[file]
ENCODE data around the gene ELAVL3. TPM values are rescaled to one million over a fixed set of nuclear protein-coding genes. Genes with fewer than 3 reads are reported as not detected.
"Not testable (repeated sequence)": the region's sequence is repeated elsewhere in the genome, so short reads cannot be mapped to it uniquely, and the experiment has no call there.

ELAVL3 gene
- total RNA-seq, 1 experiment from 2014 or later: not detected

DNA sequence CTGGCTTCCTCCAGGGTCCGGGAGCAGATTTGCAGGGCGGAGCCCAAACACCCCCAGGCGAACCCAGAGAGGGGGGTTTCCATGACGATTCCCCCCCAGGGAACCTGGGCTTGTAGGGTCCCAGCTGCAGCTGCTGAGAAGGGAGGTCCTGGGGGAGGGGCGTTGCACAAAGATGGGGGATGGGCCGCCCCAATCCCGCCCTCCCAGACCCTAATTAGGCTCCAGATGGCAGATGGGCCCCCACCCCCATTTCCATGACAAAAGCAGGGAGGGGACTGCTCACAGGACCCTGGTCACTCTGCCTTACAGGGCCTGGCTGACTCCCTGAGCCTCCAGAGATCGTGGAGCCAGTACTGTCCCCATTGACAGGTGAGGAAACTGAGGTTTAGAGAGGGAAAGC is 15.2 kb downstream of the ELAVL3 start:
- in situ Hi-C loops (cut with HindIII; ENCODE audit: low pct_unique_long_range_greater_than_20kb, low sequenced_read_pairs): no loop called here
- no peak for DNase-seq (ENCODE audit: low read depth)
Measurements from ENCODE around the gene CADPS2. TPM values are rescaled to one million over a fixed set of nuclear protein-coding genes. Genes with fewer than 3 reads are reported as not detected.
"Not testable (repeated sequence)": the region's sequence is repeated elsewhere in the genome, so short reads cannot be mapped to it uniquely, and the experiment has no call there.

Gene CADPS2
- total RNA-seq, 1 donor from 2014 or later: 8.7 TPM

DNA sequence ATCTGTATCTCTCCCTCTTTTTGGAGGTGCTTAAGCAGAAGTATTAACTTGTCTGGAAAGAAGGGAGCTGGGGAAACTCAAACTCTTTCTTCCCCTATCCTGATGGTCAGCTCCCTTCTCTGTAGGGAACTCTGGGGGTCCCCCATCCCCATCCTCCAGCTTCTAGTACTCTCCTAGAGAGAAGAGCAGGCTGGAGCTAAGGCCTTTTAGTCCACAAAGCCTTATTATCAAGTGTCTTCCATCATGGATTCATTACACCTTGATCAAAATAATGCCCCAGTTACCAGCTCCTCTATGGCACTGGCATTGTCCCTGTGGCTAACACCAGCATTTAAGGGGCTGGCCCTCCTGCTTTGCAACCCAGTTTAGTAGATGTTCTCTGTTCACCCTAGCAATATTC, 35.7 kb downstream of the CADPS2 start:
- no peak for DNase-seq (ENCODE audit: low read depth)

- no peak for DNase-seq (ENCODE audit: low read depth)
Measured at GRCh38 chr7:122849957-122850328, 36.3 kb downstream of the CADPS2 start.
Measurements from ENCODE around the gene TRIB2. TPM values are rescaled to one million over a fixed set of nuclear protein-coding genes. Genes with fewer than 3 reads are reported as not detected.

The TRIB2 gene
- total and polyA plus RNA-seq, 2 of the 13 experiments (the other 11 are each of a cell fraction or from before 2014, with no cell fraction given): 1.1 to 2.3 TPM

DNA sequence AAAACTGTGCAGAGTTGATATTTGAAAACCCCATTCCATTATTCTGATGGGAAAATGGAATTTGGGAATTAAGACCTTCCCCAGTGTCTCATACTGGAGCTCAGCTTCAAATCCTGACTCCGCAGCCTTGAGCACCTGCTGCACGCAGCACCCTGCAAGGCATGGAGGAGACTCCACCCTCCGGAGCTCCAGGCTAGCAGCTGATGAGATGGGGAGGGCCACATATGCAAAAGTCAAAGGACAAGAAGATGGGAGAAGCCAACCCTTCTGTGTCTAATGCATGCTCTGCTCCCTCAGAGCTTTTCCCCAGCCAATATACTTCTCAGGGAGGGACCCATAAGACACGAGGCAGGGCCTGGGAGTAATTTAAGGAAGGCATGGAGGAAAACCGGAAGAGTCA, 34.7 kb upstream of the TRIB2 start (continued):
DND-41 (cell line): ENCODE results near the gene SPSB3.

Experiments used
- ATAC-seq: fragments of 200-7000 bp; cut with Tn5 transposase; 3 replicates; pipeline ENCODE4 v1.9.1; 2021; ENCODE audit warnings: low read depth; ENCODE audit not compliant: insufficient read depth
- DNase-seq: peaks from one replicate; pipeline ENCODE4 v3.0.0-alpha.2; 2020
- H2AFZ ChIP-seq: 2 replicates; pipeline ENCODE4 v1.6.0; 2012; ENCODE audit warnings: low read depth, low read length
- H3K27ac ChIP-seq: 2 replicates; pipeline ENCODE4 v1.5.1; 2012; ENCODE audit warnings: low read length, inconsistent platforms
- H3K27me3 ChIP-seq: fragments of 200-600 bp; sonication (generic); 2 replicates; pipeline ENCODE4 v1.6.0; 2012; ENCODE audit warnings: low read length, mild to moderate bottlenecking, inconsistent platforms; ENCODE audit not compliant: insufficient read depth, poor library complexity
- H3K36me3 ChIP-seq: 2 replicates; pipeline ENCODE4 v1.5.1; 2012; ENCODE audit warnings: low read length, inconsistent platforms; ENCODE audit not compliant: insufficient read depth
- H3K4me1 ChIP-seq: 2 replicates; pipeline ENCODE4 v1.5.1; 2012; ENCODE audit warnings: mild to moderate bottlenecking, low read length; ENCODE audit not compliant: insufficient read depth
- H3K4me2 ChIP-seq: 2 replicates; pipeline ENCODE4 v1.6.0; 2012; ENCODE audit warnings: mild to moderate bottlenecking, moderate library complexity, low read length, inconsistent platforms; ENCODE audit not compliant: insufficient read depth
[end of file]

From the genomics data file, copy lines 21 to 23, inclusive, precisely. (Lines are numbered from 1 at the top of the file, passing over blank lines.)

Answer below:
Experiments used
- ATAC-seq: fragments of 200-7000 bp; cut with Tn5 transposase; 3 replicates; pipeline ENCODE4 v1.9.1; 2021; ENCODE audit warnings: low read depth; ENCODE audit not compliant: insufficient read depth
- DNase-seq: peaks from one replicate; pipeline ENCODE4 v3.0.0-alpha.2; 2020